In preparing to go to China, I sought out the advice of others who had been, in order to prepare myself as I anticipated that there were going to be some significant cultural challenges. The recommendation that came up over and over again from the folks I spoke with was to bring comfort food from home (such as oatmeal if that is how you start your day). Generally, I bring something with me that I find comforting. Usually it’s a book, or photos on my phone, or my face lotions (yes – lotions plural – I’ve hit that age range where you need to start applying more than one). But rarely is it food – mostly because I know that I fare better eating internationally than I tend to in the U.S.
The lead up to this trip has caused a lot of anxiety. It’s one of the first times where I am not involved in any of the planning – therefore the logistics are out of my control. This includes my actual time while in China – where I don’t know how much free time we will have or how much of the day is scheduled out. The thought of being isolated – both in a country that speaks very little English as well as technologically where Google is inaccessible – was particularly worrisome. Although I’ve been going to therapy for my anxiety in general (and to address my control-freak style of getting stuff done), the entire trip has made me really start to think about how to manage self-care while traveling.
This isn’t something I tend to focus on for myself. I do a good job at telling other travelers to think about ways they manage stress at home – whether it’s reading a book, running, listening to music – and find ways to do that while abroad. When I have time to think about it, I know that bookstores and libraries help to keep me calms and so I tend to keep an eye out for those spaces if I’m feeling overwhelmed or panicked. But the thought of running outside in China – where the temperatures and humidity are worse than Philly in June – was not particularly appealing (also more recently I’ve decided that running in general is not appealing to me. I’m in the market for a new cardio workout if you have any suggestions).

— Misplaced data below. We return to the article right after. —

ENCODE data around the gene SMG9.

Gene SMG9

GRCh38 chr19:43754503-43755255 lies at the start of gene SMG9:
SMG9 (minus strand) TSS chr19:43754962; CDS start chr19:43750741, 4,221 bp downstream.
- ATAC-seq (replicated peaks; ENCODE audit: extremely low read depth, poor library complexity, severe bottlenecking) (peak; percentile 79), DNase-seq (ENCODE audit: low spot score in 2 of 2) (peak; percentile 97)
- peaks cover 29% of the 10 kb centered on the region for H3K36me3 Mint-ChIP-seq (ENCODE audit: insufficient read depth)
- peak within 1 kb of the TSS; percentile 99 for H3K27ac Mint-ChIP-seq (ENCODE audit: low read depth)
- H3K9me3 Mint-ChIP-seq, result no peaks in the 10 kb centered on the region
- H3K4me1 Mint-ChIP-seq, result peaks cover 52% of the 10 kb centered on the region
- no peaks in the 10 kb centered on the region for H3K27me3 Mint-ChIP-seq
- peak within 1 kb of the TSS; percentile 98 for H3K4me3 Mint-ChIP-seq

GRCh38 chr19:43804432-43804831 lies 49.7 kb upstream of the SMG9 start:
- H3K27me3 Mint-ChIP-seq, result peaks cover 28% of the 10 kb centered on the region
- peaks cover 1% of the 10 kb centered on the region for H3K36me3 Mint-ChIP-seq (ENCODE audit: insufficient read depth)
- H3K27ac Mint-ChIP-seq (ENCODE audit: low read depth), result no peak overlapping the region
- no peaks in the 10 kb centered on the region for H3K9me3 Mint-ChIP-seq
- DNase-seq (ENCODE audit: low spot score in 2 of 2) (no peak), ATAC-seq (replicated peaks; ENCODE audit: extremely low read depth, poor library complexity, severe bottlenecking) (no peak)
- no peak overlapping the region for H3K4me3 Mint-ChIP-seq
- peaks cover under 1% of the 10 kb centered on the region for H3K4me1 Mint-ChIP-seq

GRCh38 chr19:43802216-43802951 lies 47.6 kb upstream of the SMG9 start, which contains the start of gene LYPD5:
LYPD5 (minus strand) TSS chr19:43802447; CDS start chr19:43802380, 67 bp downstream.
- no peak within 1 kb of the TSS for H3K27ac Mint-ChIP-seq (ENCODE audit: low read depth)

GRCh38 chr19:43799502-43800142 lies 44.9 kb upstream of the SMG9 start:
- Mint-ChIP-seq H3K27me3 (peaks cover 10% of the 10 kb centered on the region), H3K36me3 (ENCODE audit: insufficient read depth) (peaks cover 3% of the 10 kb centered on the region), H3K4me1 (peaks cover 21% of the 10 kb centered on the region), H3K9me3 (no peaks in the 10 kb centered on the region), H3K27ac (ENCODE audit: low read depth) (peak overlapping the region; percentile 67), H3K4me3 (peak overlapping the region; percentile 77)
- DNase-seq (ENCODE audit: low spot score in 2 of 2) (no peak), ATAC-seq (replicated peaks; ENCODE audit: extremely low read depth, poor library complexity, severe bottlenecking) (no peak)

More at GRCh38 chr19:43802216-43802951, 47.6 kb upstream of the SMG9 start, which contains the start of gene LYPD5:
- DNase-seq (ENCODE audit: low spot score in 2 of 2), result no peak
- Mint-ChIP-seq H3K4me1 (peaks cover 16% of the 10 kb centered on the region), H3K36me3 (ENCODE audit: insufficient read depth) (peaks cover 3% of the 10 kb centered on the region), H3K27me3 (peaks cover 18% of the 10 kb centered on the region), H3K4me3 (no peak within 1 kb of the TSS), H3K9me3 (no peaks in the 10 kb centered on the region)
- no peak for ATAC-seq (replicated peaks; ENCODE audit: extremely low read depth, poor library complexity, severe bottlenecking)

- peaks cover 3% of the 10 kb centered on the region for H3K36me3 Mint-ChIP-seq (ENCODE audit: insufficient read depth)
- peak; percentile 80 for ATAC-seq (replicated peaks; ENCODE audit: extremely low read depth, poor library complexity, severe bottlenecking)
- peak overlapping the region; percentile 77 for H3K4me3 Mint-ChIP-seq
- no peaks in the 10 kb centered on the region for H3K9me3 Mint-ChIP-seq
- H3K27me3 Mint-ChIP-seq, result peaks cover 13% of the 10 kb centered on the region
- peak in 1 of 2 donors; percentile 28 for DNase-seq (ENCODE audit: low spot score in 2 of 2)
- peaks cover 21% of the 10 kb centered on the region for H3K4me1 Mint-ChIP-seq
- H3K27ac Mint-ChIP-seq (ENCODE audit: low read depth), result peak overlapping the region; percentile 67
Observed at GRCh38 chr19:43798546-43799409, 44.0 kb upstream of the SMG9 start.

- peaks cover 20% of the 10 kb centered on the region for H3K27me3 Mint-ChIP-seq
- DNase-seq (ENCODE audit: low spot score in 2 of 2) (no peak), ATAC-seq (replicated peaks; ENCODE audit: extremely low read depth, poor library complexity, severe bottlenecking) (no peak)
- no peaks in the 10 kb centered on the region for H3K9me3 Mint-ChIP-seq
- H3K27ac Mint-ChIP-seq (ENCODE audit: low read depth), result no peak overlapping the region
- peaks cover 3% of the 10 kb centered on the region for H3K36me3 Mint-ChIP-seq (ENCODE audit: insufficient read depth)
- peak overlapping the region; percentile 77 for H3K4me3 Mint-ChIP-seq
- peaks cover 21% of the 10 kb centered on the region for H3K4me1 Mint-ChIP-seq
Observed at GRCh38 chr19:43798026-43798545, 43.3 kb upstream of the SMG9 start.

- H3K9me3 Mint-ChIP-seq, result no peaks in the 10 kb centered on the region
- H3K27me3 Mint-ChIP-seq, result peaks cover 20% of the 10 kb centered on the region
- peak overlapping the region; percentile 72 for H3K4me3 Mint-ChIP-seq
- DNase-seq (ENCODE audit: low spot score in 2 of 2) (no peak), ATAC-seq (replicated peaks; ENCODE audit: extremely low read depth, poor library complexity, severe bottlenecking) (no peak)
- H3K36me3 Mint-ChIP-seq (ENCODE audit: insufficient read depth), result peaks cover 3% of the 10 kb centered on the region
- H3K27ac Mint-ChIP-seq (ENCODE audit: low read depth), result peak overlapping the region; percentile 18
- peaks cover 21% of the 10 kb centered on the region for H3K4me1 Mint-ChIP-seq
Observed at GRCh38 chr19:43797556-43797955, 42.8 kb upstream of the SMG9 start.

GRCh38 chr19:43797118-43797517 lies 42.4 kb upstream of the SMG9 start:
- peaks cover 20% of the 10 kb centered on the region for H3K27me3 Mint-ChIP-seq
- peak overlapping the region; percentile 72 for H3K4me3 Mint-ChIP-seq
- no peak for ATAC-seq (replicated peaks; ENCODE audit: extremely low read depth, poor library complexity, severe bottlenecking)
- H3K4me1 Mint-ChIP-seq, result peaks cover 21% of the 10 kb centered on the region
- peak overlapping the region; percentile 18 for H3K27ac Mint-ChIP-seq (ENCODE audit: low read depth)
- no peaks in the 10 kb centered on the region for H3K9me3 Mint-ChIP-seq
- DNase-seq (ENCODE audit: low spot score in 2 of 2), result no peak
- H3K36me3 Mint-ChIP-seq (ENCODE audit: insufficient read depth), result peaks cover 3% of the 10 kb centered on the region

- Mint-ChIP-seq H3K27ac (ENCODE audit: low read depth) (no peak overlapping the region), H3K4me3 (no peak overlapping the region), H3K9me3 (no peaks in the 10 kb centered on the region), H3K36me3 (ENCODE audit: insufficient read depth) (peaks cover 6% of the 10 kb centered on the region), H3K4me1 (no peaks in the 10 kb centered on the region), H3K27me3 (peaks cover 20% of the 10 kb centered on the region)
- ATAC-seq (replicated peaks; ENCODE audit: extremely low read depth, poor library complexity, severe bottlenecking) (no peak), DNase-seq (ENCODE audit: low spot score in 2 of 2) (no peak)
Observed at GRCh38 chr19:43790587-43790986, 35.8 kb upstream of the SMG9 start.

While I take a yoga class every Sunday in Philly, yoga is something I’ve rarely sought out or managed to do while traveling for work. Partially because I overwhelm myself with finding a studio nearby where I’m staying at a time that I know I can make (insert your own excuse here). But also because I never invested in a travel yoga mat. Until now. After taking a workshop a few weeks ago called “Rhythm and Balls” at Three Queen Yoga (which I highly recommend in case you were wondering) – which focused on self-massage work with tennis balls and a yoga mat – I knew these were my new essentials while traveling.
More recently, I’ve been investing in face masks at home. I know that the last few times I’ve traveled to Asia, I tend to fall asleep early and wake up early. I figured face-masks would be a great way to spend some down time before going to sleep would be to bring some individual sized face-masks with me – especially to just treat my skin after long plane rides, humidity, and the new environment.
In therapy, my counselor indicated I could probably fill a journal while I am abroad for two weeks. I don’t fully know how to take that statement but I packed one just in case. I also threw in a Lisa Frank coloring book (shout out to my 90s girls) and colored pencils into the mix – why not throw them in a suitcase where they take up such little space?
Traveling is exhilarating – and exhausting. My hope is that by packing these items which are reminiscent of home and my normal routines I can manage my energy levels and culture shock (because you know that’s happening at least once if not more). Plus, in using up these supplies I’ll have a little extra room in that suitcase for some gifts or tasty treats to bring back home